What is the major criticism of the article, "Aboriginal Perspectives and/in Mathematics: A Case Study of Three Grade 6 Teachers", by Kathlyn Nolan and J. Harley Weston?
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As written in the article in question, "Aboriginal Perspectives and/in Mathematics: A Case Study of Three Grade 6 Teachers," the major criticism of the paper is thus:
The critique follows that if changing the nature of mathematics itself is non-negotiable then all one is left with is a soft integration—an approach where curriculum, pedagogy, and assessment are adapted in an attempt to suit the needs of diverse learners, but the discipline itself (and what it means to do and know mathematics) remains intact. The soft approach to integration makes it truly challenging to view Aboriginal perspectives (and, for that matter, any additional perspectives or lenses) as anything but add-ons, which are only taken into consideration if teachers have the time and inclination to do so. (Nolan, Weston, 2015, p.13)
What this critique is essentially arguing is that the learning of mathematics is not well aligned or integrated with the values of Aboriginal students. Moreover, it argues that most disciplines are not aligned with the values of Aboriginal students in Canada. This means that subjects like science, social studies, writing, and even mathematics will not be integrated into the learning values of Aboriginal students if the students' own cultural values are not taken into consideration along with their formal scholastic education.
To better integrate Aboriginal students into formal education, the paper centers around the work of several sixth-grade Canadian teachers in the province of Saskatchewan. These teachers provide a focus for how Aboriginal-centered curricula can result in better educational goals and outcomes for the students they serve.
The paper states that in the Western and Northern Canadian Protocol, one of the nine critical characteristics of mathematics for the teaching of grade 6 students is thus:
A first step in actualization of mathematics from First Nations and Metis perspectives is to empower teachers to understand that mathematics is not acultural. As a result, teachers then realize that the traditional ways of teaching the mathematics are also culturally-biased[sic]. These understandings will support the teacher in developing First Nations and Metis students' personal mathematical understandings and mathematical self-confidence and ability through a more holistic and constructivist approach to learning. (WNCP, 2006, p.17)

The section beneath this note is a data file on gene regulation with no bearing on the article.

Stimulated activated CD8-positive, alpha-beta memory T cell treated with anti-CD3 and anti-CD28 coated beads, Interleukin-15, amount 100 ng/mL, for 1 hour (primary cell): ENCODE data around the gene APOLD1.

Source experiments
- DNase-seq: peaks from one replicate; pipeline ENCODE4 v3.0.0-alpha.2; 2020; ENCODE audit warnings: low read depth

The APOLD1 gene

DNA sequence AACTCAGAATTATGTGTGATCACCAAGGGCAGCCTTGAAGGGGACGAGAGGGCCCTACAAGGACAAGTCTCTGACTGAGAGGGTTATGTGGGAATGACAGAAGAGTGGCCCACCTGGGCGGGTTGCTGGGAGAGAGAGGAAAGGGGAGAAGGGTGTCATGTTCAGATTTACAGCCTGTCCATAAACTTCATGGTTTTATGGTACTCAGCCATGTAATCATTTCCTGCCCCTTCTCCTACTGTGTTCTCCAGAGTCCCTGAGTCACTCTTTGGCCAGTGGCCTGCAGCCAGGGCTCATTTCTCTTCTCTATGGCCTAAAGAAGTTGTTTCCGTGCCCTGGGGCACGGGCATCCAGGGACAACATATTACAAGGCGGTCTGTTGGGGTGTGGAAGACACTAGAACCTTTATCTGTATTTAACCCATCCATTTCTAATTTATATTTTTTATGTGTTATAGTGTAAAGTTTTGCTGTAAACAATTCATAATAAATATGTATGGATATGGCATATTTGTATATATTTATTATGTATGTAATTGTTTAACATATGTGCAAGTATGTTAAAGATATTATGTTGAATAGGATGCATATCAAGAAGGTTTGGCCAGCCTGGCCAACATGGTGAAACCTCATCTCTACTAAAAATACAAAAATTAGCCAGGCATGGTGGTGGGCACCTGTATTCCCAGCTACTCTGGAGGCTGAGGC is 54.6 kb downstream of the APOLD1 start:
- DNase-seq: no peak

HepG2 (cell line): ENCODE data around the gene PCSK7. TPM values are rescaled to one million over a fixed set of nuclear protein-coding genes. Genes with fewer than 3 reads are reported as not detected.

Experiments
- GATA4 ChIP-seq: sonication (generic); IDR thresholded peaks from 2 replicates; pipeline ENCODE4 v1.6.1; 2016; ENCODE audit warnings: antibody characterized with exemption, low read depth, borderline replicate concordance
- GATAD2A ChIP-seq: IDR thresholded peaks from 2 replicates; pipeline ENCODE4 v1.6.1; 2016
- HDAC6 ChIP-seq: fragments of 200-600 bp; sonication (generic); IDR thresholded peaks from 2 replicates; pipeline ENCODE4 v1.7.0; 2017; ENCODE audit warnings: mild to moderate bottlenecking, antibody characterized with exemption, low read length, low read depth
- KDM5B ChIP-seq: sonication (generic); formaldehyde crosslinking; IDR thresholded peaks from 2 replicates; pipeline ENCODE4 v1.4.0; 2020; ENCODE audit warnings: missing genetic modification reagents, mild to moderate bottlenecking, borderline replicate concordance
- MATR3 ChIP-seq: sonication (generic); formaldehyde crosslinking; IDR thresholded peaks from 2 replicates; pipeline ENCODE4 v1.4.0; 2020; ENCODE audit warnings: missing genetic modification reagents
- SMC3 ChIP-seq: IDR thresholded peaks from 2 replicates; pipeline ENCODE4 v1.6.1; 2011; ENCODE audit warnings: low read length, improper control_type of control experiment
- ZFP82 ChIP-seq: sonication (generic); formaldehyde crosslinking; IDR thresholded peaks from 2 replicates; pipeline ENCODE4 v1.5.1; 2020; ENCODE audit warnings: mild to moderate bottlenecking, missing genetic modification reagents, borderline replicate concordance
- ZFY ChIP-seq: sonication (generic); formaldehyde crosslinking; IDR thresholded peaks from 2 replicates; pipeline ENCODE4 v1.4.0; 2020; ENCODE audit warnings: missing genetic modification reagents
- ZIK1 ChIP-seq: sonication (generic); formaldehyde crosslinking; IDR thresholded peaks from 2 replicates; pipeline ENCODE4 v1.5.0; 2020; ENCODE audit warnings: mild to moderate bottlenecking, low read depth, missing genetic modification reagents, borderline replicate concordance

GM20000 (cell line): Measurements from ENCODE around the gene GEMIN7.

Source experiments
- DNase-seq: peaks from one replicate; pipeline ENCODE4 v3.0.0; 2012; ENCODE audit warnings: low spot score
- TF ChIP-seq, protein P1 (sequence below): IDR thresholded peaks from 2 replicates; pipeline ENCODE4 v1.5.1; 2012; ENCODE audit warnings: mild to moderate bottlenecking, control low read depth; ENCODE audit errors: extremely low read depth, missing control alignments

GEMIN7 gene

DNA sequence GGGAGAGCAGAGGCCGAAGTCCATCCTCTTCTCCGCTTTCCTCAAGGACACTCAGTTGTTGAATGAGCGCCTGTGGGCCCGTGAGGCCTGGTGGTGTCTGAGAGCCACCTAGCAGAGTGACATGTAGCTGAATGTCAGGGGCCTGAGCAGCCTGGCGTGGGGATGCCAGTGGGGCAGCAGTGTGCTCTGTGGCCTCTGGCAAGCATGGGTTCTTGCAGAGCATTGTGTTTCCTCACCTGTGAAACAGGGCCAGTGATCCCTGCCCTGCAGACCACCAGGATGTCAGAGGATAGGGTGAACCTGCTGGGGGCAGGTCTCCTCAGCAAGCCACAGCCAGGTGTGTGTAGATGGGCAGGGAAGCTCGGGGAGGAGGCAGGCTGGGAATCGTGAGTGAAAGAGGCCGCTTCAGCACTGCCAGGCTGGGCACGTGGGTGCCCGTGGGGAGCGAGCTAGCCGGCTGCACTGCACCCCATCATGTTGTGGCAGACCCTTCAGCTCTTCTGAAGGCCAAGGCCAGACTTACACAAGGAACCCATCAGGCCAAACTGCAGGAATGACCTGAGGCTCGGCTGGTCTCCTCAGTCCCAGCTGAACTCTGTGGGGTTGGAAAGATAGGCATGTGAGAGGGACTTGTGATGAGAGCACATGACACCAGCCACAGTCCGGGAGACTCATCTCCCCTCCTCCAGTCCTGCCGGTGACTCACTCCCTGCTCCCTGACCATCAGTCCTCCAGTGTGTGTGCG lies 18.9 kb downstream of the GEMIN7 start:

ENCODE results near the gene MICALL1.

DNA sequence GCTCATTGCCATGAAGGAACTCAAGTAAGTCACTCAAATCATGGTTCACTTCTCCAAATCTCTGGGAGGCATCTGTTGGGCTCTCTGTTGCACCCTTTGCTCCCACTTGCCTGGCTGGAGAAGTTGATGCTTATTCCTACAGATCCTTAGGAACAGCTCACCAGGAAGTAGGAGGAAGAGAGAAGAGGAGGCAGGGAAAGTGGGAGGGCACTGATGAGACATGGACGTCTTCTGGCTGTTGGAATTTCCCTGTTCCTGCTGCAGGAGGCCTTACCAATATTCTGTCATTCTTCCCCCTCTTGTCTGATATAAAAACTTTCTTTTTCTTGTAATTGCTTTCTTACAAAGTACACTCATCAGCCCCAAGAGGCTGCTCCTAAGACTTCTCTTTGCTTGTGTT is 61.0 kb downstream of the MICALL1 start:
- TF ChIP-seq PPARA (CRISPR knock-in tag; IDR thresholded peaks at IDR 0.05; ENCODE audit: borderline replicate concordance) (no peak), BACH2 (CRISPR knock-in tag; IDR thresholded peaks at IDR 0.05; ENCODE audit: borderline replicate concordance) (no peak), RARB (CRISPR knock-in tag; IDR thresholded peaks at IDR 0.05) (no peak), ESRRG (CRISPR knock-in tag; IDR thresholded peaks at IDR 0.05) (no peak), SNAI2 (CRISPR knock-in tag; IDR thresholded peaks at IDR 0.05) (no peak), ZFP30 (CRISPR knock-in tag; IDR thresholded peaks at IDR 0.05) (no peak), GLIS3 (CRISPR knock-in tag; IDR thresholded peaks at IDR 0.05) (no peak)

Essentially, the protocol states that teachers in Aboriginal areas need to integrate mathematics into the culture they are teaching in. This means that mathematics cannot be arbitrarily related to students as a "language of the world," so to speak. Rather, it needs to be demonstrated to students in a way that is culturally relevant to their lives, so that they can then integrate it in a more holistic fashion. Students' understanding of mathematics and future success is deeply rooted in the ability of teachers to relate cultural values and the fundamentals of mathematical principles.
The paper goes on to argue that while the guidelines set for teachers in the Aboriginal nations are clear and helpful, the guidelines are also rather anemic. The guidelines provide no real practical basis in how to best relate mathematics to the students and their own personal beliefs and cultural values. With that, it is up to the educators how to best implement cultural values with mathematical principles.
The paper argues that successful educators are able to implement mathematics into the core learning requirements for Aboriginal students by also implementing Aboriginal traditions. In the article, a teacher named Chris tells of how she implemented traditions like bead-making into her teaching. She also implemented traditional Aboriginal games for the children to play that required elementary-level mathematics. She would then later test the children on the mathematical content, but would do so only after a long time of implementing math into traditional Aboriginal games and practices. She reported great success and is quoted in the article: "the students did not even see it as math because we did it in social" (Nolan, Weston, 2015, p.17).
The major criticism of the article is that the positive outcomes of students' understanding of mathematical principles is directly correlated with a teacher's ability to relate cultural values into the learning environment. In the article, Kathleen Nolan and J. Harley Weston argue that if teachers can respect and implement Aboriginal values into the learning atmosphere, measurable goals and educational guidelines will be met. Furthermore, guidelines for each subject—not only mathematics—can be met with immense success.